When $$\det(A(t)) > 0$$ hence $$A(t)$$ is invertible, $$\adj(A(t)) = \det(A(t))A(t)^{-1}$$, whence by the chain rule we have \begin{align*} \frac{d\log(\det(A(t)))}{dt} &= \frac{1}{\det(A(t))}\frac{d(\det(A(t)))}{dt} = \frac{1}{\det(A(t))}\Tr\left(\frac{d(A(t))}{dt}\mathrm{adj}(A(t))\right) \\ &= \frac{1}{\det(A(t))}\Tr\left(\frac{d(A(t))}{dt}\det(A(t))A(t)^{-1}\right) = \Tr\left(\frac{d(A(t))}{dt}A(t)^{-1}\right). \end{align*}

The proof of the first equality in $$(1)$$ is subtle and quite lengthy. If you are interested, I may post it as an appendix.

• Thanks a lot for your proof (+1)! Am I correct in saying that following (the proof of) Jacobi's formula (en.wikipedia.org/wiki/Jacobi%27s_formula), I should be able to prove the "key identify" in (1)? If so, then there is no need to add it here as an appendix :)
– EdG
Commented Oct 30, 2020 at 22:15
• @EdG Yes, correct! In fact, I do not know (1) has a big name associated with it. I learned it from a linear algebra exercise. Commented Oct 30, 2020 at 22:27
• Completely forgot about (1). Thanks Zhanxiong. @EdG, here's a proof of (1) using Levi-Civita symbols if you want physicsforums.com/threads/…
– Cryo
Commented Oct 30, 2020 at 22:36

Nicholas Higham published a wonderful paper on the Unwinding Function \eqalign{ {\cal U}(z) &= \frac{z-\log(e^z)}{2\pi i} = \left\lceil\frac{Im(z)-\pi}{2\pi}\right\rceil \;\in\;{\mathbb Z} \\ } Using this function one can write the following identity \eqalign{ \log\det A &= {\rm tr}\log A - 2\pi i\cdot {\cal U}({\rm tr}\log A) \\ &= {\rm tr}\log A - 2n\pi i \\ } One of the many interesting properties of the unwinding function is that its derivative is zero, which leads directly to your formula, i.e. \eqalign{ \frac{d(\log\det A)}{dt} &= \frac{d({\rm tr}\log A)}{dt} \\ &= \operatorname{tr}\left(A^{-1}\frac{dA}{dt}\right) \\ } The final equality follows from the identity \eqalign{ \frac{d({\rm tr}(f(A)))}{dt} &= \operatorname{tr}\left(f'(A)\cdot\frac{dA}{dt}\right) \\ } where $$f$$ is any analytic function and $$f'$$ is its derivative.

• Thank you for your original view on this (+1). My problem is that I do not immediately see how the unwinding function leads to the identity $\log\det A = {\rm tr}\log A - 2\pi i\cdot {\cal U}({\rm tr}\log A)$. To me, it seems that you use $z={\rm tr}\log A$ and $e^z=\det A$, but I do not immediately see why that would be correct.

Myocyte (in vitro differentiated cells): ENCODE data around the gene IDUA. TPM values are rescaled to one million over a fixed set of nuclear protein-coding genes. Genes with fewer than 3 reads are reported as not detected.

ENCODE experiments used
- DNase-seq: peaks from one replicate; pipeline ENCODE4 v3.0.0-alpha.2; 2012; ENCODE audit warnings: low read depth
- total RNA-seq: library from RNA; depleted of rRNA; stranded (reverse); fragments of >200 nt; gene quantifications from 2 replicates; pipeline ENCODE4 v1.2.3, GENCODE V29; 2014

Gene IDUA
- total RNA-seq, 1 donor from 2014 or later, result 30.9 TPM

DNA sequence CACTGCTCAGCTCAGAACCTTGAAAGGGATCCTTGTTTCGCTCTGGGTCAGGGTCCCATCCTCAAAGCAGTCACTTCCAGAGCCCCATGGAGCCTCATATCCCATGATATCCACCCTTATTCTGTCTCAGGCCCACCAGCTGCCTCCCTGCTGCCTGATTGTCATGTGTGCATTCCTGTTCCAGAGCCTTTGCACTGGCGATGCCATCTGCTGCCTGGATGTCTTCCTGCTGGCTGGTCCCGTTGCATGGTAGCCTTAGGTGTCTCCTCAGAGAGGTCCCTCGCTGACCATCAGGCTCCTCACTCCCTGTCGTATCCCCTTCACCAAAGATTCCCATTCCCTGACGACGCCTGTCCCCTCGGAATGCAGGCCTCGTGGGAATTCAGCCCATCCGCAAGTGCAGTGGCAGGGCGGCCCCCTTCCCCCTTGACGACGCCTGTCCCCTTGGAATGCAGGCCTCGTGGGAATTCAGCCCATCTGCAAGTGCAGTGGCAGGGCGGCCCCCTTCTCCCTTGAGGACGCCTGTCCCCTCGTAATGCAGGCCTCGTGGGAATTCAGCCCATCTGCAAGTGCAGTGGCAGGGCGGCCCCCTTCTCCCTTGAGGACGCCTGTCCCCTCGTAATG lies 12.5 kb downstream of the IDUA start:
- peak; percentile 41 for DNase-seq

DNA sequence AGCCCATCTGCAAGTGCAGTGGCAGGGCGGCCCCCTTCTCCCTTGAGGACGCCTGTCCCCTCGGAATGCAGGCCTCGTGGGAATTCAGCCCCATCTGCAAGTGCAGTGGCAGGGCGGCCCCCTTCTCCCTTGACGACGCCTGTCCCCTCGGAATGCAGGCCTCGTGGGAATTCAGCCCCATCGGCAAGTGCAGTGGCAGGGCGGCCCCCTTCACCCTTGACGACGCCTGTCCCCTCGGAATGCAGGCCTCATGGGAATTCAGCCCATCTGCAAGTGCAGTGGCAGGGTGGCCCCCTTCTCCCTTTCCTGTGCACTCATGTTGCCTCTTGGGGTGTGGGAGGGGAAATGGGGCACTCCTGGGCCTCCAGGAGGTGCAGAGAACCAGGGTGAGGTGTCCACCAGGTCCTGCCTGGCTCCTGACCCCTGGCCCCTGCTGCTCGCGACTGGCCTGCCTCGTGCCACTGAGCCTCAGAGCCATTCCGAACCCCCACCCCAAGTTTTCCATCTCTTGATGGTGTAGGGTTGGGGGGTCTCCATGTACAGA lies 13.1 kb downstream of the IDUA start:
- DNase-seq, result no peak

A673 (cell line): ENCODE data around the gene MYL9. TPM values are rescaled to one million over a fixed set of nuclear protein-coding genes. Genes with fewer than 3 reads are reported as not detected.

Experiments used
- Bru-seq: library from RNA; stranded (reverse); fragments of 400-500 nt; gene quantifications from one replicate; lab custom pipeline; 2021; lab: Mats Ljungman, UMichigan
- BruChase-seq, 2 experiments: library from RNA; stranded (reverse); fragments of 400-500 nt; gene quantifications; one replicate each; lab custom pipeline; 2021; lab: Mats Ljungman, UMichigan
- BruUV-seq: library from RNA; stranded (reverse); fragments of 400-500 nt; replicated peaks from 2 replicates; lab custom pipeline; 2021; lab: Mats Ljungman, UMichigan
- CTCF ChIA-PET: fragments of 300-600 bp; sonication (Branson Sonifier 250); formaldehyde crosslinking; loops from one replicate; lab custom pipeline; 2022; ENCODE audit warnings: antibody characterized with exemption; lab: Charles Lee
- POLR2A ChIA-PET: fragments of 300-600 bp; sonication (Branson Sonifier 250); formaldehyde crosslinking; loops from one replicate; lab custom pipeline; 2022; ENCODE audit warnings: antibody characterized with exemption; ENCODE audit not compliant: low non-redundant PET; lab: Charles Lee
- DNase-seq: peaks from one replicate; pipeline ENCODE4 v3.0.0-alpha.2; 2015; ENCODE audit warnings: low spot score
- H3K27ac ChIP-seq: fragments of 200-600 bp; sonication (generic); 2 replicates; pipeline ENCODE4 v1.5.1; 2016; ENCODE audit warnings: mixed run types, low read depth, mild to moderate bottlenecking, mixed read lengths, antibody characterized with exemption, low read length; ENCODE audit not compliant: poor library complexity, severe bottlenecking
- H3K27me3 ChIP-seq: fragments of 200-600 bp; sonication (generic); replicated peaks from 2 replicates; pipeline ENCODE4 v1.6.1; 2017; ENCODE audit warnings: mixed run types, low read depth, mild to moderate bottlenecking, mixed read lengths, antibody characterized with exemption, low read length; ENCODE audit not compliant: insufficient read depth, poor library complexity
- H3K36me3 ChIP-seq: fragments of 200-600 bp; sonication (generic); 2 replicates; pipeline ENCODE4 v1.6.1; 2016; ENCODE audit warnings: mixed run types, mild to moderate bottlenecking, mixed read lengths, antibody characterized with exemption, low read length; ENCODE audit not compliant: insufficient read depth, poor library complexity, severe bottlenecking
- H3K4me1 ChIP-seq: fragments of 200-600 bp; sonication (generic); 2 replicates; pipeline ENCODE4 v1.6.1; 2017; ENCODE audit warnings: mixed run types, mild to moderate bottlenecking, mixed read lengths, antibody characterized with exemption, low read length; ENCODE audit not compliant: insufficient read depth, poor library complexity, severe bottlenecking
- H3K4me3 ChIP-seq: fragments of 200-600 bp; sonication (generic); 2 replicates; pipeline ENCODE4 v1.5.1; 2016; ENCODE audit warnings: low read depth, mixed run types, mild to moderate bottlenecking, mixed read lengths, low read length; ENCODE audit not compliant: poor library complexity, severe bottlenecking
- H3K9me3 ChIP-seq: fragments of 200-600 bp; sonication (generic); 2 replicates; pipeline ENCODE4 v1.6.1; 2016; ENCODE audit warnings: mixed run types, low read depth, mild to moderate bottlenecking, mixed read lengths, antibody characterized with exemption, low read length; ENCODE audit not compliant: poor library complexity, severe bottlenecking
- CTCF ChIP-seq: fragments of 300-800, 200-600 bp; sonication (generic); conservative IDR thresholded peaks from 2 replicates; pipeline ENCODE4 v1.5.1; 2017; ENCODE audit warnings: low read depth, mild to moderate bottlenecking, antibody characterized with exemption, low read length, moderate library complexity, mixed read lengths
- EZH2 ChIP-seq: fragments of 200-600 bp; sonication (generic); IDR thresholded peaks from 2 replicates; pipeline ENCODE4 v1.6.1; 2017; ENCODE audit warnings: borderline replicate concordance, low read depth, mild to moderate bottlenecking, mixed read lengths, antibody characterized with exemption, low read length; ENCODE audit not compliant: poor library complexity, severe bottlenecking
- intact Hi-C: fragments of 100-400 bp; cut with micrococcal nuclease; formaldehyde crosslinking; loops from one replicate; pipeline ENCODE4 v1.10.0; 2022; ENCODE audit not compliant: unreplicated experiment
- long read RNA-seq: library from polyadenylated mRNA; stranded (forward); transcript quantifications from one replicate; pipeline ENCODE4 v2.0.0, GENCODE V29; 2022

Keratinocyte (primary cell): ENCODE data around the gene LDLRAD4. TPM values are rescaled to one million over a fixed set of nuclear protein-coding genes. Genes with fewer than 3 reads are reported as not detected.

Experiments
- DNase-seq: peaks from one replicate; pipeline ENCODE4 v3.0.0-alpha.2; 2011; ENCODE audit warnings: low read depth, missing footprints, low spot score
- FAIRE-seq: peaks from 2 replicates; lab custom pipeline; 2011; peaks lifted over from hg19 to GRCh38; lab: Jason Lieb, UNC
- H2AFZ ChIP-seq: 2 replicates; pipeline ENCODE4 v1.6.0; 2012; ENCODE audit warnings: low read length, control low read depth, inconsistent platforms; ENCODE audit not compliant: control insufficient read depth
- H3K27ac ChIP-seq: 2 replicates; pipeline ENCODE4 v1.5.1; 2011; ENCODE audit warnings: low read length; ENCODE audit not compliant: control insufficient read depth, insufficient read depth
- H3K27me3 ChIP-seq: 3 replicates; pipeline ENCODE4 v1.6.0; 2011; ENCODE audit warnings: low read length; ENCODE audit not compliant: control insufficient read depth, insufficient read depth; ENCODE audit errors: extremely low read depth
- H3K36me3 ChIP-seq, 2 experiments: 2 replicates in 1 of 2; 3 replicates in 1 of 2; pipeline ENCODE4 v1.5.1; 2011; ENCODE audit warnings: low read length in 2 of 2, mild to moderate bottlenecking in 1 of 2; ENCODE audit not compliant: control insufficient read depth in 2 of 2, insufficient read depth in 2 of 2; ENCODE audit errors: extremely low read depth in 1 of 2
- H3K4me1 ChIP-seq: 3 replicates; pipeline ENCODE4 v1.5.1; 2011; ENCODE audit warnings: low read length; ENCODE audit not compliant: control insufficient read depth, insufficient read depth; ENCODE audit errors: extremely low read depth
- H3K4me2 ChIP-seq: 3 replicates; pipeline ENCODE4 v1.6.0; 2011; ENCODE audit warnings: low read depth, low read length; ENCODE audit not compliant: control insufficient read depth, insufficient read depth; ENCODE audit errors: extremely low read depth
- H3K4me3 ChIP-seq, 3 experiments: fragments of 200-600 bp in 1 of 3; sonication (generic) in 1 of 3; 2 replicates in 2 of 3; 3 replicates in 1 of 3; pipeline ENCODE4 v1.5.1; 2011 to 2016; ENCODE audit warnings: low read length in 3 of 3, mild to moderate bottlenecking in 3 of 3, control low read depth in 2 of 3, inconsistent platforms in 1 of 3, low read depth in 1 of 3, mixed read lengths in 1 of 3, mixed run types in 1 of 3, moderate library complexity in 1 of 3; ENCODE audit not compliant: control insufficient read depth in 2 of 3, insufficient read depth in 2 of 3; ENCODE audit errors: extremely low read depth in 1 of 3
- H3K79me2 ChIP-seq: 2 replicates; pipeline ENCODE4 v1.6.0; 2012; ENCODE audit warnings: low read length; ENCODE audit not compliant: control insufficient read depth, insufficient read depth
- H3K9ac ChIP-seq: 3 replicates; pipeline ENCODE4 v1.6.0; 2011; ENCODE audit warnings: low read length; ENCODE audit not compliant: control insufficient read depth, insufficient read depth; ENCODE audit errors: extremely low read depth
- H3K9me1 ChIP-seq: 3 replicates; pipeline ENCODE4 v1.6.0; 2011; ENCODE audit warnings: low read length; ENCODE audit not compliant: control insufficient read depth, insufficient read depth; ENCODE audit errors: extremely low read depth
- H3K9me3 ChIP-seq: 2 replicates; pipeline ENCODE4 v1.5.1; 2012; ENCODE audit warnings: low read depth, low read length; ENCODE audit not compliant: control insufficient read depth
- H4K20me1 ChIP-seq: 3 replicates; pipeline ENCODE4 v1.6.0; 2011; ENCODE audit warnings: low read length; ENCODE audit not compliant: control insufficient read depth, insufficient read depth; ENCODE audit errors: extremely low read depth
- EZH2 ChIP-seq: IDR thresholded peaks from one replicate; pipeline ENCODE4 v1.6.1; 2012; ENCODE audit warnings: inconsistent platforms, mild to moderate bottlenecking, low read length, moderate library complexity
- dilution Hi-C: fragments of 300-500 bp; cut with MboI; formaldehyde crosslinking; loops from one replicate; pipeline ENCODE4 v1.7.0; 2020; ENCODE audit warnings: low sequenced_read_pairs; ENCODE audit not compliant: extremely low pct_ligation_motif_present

– EdG
Commented Nov 3, 2020 at 10:40
• Oh wait, I see that $z={\rm tr}\log A$ and $e^z=\det A$ directly follow from Jacobi's formula.
– EdG
Commented Nov 3, 2020 at 10:49
• @greg See my answer you need to use $tr(BC)=tr(CB)$ to say that $\frac{d({\rm tr}\log A)}{dt} = \operatorname{tr}\left(A^{-1}\frac{dA}{dt}\right)$ because $A(t),A(t+h),A'(t)$ don't commute Commented Nov 3, 2020 at 12:25

Suppose that there is $$B(t)$$ such that $$A(t)=e^{B(t)}.$$ Then $$\frac{d}{dt}\log |A(t)|=\frac{d}{dt}\log |e^{B(t)}|=\frac{d}{dt}\log e^{\text{Tr}B(t)}=\frac{d}{dt}\text{Tr}B(t).$$ On the other hand, $$\text{Tr}\left[A(t)^{-1} \frac{d}{dt} A(t) \right]=\text{Tr}\bigg[e^{-B(t)}e^{B(t)}B'(t)\bigg]=\text{Tr}B'(t)=\frac{d}{dt}\text{Tr}B(t).$$ So $$\frac{d}{dt}\log |A(t)|=\text{Tr}\left[A(t)^{-1} \frac{d}{dt} A(t) \right].$$

• $\frac{d}{dt}\text{Tr}B(t)=\text{Tr}B'(t)$ is clearly true by linearity of $Tr$. See my answer you need to use $tr(RS)=tr(SR)$ to say that $\frac{d({\rm tr}\log A)}{dt} = \operatorname{tr}\left(A^{-1}\frac{dA}{dt}\right)$ because $A(t),A(t+h),A'(t)$ don't commute Commented Nov 3, 2020 at 12:27
• You are right, hank you Commented Nov 3, 2020 at 15:59

From $$A(t)$$ diagonalizable and $$tr(BC)=tr(CB)$$ we have $$\log \det A(t)=tr \log A(t)$$.

Next, $$(A(t)^n)'=\sum_{k=0}^{n-1} A^k A'(t)A^{n-1-k}$$ gives that for $$f(z)=\sum_{n\ge 0} c_n z^n$$ analytic on a disk containing $$\|A(t)\|$$ then $$tr(f(A(t)))'=\sum_{n=0}^\infty c_n \sum_{k=0}^{n-1} tr(A^k A'(t)A^{n-1-k})=\sum_{n=0}^\infty c_n \sum_{k=0}^{n-1} tr(A^{n-1}A'(t))$$ $$=tr( f'(A(t)) A'(t))$$ $$f(z)=\log z$$ is not analytic on such a disk, but by analytic continuation in $$s$$ of $$tr(f(I+s(A(t)-I)))'$$ it will still hold, ie. $$tr(\log(A(t)))' = tr(A(t)^{-1}A'(t))$$

No need that the eigenvalues of $$A(t)$$ are positive, just that $$A(t)$$ is differentiable, $$\det(A(t))\ne 0$$ and our choice of $$tr \log A(t)$$ is continuous in $$t$$.

• Sorry, perhaps my lack of knowledge, but I am already lost after your first sentence. I do not see why the fact that $A(t)$ is diagonalizable and $tr(BC)=tr(CB)$ leads to $\log\det A(t)=tr \log A(t)$.
– EdG
Commented Nov 3, 2020 at 11:04
• $tr(\log(P DP^{-1}))= tr(\log(D))=\sum \log D_{ii}$ and $\log \det PDP^{-1}=\log \det D=\log \prod D_{ii}$, both are equal up to $2ik\pi$, if we choose the $2ik\pi$ such that the functions of $t$ are continuous then that constant will disappear when differentiating Commented Nov 3, 2020 at 12:14